Hyperhidrosis affects about 5% of the population, or roughly 15 million people. Fewer than half of these patients will consult a professional regarding their condition, said Maral K. Skelsey, MD, FAAD, during her presentation at the 2019 American Academy of Dermatology Summer Meeting.
It has a tremendous impact on patients, according to Dr Skelsey. Negative impact on quality of life for hyperhidrosis is greater than psoriasis, acne, vilitigo, Darier disease, and Hailey-Hailey disease, she said.
Among children, hyperhidrosis not only impacts their ability to socialize but also results in more refusals to attend school as children report difficulty with writing, using utensil, and computers, among other tasks. This condition also has a big impact on work performance, said Dr Skelsey, with 80% of adults reporting they are not satisfied with their abilities to work and 42% saying hyperhidrosis prevents them from taking a specific career path.
Dr Skelsey also discussed comorbid medical and mental health conditions, such as risk for skin maceration, skin infections, anxiety, and depression, as well as attention deficit/hyperactivity disorder. Secondary hyperhidrosis is not as common and is associated with febrile illnesses, endocrine, neurologic, and metabolic disorders, as well as medication.
Overall, 93% of patients with hyperhidrosis are primary, focal, and idiopathic, she stated. This includes excessive bilateral sweating affecting the axillae, palms, soles, and/or craniofacial areas. In younger children, palmar plantar hyperhidrosis is more common. There is an absence of sweating a night, which is an important distinction between primary and secondary hyperhidrosis. Dr Skelsey also reviewed what is known about the genetic components of the disease and pathology.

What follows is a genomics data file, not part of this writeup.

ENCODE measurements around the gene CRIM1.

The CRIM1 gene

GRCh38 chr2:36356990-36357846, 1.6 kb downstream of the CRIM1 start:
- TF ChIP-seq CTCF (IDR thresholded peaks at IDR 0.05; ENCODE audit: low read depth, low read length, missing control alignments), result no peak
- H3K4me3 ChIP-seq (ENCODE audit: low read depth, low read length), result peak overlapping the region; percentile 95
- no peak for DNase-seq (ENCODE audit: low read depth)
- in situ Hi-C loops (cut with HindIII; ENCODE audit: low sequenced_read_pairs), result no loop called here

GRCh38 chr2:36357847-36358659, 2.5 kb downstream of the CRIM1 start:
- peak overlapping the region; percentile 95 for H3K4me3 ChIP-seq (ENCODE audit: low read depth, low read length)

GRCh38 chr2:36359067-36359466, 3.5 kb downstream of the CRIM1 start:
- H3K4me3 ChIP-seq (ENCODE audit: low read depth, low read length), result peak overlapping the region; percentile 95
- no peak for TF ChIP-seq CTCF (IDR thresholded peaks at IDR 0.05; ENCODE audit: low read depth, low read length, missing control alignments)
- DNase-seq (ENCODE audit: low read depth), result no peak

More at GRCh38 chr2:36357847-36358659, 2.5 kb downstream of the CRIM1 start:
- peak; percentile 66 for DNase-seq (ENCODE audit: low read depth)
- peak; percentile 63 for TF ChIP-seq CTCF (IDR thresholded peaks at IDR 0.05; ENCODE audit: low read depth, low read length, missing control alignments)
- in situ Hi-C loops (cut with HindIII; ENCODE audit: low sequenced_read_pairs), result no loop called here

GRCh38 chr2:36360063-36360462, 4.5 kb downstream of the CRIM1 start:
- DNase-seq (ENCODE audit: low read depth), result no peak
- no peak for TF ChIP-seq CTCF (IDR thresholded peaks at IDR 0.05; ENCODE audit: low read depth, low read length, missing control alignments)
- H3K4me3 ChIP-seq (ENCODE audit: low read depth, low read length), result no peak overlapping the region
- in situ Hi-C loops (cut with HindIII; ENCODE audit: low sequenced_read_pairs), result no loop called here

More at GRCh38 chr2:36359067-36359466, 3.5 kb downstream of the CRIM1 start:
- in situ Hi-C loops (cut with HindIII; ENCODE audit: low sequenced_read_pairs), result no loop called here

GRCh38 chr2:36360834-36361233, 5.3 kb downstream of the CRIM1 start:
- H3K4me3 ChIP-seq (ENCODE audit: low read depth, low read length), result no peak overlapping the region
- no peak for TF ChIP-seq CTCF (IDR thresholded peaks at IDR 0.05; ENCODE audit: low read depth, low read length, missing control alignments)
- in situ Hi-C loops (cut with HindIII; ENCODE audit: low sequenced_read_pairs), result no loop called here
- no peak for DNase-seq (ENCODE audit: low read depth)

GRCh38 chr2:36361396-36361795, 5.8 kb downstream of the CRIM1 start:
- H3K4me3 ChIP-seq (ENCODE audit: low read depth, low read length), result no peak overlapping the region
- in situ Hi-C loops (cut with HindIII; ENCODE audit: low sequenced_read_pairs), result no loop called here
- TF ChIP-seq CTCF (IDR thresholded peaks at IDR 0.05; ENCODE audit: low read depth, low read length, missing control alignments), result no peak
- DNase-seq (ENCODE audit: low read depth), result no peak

For examining patients, no lab testing is necessary, said Dr Skelsey. When performing physical exams, clinicians should establish severity, as well as rule out secondary hyperhidrosis if patients present with late-onset disease.
For treatment, “you have to tailor the treatment to the location of the hyperhidrosis,” she said. Not all therapies are applicable to all areas and are for all patients. “It needs to be tailored to the location and age of the patient,” Dr Skelsey emphasized.
Behavioral options for managing hyperhidrosis include using products, such as moisture wicking clothing, insoles for shoes, and bedding, as well as avoiding triggers, such as consuming hot beverages and spicy foods.
Mainstay are topical antiperspirants, said Dr Skelsey. These must be applied 6 to 8 hours prior to initiation of perspiration, said Dr Skelsey, as the products cannot penetrate when patients are actively sweating. She also recommended patients apply antiperspirants at night and reapply in the morning to maximize efficacy. Evidence shows aluminum chloride hexahydrate, among other options, was found to be good to excellent for axillary regions. She noted that aluminum chloride hexahydrate lotions, a product designed for hands, have better absorption and coverage. For a list of all antiperspirants with strengths and cost, clinicians and patients can visit the hyperhidrosis network.
Adverse effects of antiperspirants are pruritus and stinging, said Dr Skelsey, which can be addressed by decreasing the interval between applications, using the lowest concentration possible, applying a moisturizer, or using a blow dryer on low setting. Patients sometimes ask about the relationship between Alzheimer disease and breast cancer and antiperspirant use, said Dr Skelsey, adding that there is no convincing evidence linking antiperspirant use with these diseases.